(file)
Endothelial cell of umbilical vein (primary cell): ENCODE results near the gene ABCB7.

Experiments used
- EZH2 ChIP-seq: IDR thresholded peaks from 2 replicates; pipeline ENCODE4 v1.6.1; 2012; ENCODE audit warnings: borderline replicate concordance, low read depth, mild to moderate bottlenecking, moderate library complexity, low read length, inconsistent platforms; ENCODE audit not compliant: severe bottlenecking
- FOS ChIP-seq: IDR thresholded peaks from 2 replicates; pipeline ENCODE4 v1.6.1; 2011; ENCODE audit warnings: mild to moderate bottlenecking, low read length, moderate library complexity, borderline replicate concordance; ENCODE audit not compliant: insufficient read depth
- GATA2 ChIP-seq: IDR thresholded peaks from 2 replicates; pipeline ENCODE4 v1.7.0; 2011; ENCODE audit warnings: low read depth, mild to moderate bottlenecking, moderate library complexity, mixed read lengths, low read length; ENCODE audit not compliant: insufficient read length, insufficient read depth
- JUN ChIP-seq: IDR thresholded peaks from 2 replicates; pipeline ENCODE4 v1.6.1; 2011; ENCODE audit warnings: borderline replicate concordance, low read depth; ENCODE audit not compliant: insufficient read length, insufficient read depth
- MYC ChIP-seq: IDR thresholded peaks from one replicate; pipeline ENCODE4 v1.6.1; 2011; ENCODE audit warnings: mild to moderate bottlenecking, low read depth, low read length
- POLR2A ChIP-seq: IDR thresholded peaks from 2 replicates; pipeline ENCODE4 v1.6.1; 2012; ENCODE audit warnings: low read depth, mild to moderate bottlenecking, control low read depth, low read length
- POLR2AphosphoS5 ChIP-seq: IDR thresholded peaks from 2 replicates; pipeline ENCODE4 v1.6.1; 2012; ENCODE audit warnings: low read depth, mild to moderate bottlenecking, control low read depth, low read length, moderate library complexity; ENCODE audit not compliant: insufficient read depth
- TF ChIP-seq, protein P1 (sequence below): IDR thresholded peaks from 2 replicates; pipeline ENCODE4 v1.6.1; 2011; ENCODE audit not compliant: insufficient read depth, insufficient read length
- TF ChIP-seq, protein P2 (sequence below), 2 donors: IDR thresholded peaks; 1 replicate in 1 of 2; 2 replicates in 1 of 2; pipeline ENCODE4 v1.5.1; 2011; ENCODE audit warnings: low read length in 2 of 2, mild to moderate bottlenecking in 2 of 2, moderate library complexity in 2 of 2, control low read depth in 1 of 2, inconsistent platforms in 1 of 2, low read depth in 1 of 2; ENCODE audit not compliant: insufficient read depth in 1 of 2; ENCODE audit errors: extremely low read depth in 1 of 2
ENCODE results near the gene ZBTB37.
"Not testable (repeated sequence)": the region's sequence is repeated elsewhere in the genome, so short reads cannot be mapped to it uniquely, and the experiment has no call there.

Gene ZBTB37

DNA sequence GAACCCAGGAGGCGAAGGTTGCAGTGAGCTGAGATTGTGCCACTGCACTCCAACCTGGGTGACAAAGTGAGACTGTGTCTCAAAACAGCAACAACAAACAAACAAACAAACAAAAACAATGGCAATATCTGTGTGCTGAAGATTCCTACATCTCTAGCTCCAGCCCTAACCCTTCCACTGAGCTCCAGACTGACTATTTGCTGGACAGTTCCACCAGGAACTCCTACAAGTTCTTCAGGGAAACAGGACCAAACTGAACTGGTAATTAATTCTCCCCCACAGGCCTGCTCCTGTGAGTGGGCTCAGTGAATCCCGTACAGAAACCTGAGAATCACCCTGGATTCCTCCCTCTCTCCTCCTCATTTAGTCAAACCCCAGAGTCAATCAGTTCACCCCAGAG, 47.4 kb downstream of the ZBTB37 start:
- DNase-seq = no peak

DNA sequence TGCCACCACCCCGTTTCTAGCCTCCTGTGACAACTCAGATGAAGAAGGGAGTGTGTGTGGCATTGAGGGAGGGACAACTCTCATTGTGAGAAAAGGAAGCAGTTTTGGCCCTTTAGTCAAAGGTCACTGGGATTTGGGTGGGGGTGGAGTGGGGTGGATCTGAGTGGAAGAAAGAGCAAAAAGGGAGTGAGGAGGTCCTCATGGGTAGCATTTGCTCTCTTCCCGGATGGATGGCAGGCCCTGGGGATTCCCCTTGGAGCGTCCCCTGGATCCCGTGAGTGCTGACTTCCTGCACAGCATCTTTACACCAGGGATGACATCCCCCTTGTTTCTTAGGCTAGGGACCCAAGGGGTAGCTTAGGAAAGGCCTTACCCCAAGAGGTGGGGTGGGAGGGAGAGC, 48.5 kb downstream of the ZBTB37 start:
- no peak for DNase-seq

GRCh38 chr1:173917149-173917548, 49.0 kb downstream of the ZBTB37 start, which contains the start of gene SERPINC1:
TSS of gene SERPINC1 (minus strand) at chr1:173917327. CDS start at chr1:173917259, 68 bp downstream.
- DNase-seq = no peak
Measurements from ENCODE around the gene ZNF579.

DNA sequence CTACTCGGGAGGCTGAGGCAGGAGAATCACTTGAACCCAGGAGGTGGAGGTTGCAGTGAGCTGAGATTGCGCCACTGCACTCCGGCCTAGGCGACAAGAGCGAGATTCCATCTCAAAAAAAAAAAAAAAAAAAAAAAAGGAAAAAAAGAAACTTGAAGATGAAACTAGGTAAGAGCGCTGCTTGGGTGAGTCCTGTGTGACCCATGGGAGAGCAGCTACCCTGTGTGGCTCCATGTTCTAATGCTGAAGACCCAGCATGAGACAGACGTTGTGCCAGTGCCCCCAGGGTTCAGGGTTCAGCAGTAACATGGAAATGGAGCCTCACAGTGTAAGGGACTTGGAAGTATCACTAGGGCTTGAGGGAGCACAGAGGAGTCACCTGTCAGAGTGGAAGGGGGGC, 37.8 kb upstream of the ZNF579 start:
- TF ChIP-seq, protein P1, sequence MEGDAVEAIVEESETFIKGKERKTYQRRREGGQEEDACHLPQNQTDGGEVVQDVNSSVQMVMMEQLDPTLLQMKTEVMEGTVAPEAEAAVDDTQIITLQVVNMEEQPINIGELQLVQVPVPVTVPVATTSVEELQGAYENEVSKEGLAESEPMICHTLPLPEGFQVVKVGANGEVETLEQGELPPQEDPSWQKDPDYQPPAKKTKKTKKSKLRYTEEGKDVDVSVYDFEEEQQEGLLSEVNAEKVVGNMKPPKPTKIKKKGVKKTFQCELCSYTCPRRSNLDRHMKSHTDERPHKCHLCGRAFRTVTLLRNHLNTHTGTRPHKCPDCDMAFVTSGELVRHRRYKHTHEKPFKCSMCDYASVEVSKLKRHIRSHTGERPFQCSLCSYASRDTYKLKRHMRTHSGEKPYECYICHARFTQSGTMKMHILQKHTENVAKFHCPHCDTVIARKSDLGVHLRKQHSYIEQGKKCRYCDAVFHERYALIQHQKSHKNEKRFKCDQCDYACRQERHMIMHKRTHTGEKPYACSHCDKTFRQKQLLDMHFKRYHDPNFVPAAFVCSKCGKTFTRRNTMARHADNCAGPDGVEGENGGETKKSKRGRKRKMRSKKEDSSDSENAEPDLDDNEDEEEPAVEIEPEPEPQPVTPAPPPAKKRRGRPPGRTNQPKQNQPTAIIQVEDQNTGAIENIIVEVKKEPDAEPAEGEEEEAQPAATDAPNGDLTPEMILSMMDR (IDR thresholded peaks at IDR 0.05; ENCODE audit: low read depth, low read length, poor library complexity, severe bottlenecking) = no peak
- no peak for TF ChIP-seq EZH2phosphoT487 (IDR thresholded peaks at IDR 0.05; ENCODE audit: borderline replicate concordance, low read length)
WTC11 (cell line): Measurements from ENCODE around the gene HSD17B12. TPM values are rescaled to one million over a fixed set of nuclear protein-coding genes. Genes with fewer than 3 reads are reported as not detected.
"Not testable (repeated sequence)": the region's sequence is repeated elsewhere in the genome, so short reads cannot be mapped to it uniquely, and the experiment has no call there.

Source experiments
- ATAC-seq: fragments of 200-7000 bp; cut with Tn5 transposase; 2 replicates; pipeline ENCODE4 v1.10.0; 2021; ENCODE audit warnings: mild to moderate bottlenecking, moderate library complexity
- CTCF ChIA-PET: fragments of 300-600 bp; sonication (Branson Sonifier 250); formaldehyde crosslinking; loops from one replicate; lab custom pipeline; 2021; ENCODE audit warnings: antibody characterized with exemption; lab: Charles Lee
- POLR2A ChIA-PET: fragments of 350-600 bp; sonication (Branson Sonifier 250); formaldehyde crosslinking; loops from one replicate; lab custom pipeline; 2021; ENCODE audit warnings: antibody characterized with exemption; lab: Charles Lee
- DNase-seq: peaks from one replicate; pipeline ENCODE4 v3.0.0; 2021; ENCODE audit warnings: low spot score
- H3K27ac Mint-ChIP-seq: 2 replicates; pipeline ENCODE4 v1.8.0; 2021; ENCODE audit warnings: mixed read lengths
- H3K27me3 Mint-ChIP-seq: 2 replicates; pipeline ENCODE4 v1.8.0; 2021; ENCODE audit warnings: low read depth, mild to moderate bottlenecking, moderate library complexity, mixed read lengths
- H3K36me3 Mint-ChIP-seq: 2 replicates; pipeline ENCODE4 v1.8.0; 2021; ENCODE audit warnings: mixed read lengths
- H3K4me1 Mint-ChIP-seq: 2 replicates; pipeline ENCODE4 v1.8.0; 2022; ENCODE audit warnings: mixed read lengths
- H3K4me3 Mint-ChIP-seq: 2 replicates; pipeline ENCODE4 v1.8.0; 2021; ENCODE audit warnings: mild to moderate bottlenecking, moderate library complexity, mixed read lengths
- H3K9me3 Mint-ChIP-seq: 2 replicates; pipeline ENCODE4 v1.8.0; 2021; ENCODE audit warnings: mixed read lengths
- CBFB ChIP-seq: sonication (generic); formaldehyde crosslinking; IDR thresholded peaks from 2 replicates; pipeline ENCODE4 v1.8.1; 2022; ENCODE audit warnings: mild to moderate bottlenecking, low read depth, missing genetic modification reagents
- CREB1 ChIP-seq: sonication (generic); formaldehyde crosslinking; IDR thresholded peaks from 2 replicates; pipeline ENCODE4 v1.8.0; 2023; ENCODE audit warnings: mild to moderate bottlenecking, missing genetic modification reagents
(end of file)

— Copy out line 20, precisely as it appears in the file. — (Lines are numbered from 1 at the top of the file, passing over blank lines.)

TSS of gene SERPINC1 (minus strand) at chr1:173917327. CDS start at chr1:173917259, 68 bp downstream.